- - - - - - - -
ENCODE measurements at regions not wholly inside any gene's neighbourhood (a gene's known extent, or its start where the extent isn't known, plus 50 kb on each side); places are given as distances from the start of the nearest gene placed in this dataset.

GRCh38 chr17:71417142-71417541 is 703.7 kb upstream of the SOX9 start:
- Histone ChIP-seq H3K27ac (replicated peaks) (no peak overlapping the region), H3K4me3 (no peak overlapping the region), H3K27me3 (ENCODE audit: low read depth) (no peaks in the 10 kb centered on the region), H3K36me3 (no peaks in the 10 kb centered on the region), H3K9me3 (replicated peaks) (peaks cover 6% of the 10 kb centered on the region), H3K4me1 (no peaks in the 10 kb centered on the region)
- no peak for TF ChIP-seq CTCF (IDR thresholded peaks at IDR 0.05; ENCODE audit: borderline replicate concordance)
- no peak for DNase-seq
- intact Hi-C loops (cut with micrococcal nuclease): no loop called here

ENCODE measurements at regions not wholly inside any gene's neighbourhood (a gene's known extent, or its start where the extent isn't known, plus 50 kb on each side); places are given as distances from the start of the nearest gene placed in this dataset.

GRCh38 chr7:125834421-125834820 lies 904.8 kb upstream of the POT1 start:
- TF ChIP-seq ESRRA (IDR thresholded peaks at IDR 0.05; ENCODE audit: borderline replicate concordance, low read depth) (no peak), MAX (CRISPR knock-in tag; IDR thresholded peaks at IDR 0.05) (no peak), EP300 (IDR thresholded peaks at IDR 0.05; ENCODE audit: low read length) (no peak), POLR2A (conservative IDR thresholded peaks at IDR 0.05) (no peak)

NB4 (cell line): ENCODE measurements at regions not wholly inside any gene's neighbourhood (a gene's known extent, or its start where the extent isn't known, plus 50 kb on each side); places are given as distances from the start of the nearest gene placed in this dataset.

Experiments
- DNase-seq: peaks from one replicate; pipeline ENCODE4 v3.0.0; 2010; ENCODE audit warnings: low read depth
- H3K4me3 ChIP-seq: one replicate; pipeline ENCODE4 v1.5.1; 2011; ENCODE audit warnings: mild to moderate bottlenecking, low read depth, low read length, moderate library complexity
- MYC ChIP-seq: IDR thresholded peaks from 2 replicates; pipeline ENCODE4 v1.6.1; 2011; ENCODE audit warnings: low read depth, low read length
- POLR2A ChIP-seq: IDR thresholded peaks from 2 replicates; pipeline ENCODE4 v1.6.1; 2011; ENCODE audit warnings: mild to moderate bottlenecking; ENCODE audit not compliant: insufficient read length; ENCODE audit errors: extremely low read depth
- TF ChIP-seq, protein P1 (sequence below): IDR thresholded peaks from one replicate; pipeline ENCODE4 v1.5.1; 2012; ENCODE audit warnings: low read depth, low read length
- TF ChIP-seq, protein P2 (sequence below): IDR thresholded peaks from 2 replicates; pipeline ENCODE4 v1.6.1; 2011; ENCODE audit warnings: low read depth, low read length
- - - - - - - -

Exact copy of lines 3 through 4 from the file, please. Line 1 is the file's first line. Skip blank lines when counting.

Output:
- Histone ChIP-seq H3K27ac (replicated peaks) (no peak overlapping the region), H3K4me3 (no peak overlapping the region), H3K27me3 (ENCODE audit: low read depth) (no peaks in the 10 kb centered on the region), H3K36me3 (no peaks in the 10 kb centered on the region), H3K9me3 (replicated peaks) (peaks cover 6% of the 10 kb centered on the region), H3K4me1 (no peaks in the 10 kb centered on the region)
- no peak for TF ChIP-seq CTCF (IDR thresholded peaks at IDR 0.05; ENCODE audit: borderline replicate concordance)